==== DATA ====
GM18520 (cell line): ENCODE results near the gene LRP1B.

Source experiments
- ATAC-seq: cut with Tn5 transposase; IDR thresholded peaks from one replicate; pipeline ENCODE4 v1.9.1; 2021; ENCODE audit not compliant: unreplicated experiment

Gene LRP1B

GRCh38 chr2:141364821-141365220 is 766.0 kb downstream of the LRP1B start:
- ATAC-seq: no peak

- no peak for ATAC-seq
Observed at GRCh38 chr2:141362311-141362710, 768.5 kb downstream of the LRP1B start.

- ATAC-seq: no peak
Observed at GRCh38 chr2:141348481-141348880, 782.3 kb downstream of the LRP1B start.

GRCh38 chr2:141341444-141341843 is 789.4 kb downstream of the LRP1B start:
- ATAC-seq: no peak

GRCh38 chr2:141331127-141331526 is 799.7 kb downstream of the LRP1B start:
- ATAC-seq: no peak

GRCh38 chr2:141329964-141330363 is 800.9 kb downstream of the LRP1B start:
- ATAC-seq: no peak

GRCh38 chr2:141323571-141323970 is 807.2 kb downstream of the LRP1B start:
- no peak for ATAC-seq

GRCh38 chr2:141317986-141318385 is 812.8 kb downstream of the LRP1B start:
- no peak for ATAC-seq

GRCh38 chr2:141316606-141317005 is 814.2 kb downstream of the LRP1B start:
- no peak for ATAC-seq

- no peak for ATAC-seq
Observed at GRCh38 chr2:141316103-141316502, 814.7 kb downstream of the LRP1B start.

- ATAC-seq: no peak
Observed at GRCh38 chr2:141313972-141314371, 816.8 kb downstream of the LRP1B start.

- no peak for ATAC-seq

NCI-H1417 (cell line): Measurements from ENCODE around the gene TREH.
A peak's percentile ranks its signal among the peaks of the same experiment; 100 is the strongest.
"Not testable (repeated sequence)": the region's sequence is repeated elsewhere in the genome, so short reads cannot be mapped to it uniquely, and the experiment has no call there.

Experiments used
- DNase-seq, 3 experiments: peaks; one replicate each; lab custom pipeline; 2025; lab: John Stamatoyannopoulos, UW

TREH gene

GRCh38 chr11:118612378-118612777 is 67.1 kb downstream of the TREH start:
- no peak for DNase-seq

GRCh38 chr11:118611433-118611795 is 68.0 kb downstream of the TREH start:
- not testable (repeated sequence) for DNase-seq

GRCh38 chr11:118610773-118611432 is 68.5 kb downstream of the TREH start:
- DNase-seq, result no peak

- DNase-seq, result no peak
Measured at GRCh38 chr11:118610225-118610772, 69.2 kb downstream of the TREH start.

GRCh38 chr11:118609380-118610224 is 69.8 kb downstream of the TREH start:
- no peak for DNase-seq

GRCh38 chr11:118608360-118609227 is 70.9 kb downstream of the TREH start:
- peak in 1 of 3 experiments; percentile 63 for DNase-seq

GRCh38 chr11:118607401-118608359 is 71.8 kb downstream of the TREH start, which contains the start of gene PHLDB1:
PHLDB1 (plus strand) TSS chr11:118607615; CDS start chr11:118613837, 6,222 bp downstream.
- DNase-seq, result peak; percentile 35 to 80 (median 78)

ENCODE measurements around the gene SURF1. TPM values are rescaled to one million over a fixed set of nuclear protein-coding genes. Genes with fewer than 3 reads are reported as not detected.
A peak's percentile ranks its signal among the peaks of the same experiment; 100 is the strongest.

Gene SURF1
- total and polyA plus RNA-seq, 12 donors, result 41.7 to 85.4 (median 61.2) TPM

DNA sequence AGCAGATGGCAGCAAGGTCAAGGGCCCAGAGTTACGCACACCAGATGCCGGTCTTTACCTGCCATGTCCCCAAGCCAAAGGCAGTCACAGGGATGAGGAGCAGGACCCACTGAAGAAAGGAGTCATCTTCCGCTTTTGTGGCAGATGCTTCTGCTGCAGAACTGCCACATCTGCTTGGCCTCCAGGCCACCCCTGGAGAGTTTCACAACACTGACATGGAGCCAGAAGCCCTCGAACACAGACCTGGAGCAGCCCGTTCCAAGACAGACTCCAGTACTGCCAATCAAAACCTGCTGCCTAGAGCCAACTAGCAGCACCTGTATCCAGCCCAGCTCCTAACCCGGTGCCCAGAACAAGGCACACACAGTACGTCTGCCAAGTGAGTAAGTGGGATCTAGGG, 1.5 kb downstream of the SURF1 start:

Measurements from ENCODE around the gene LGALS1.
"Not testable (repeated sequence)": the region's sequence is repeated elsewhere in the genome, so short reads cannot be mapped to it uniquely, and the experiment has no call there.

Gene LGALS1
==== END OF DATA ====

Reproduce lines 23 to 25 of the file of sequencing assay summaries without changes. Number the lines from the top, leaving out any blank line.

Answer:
- no peak for ATAC-seq
Observed at GRCh38 chr2:141316103-141316502, 814.7 kb downstream of the LRP1B start.

- ATAC-seq: no peak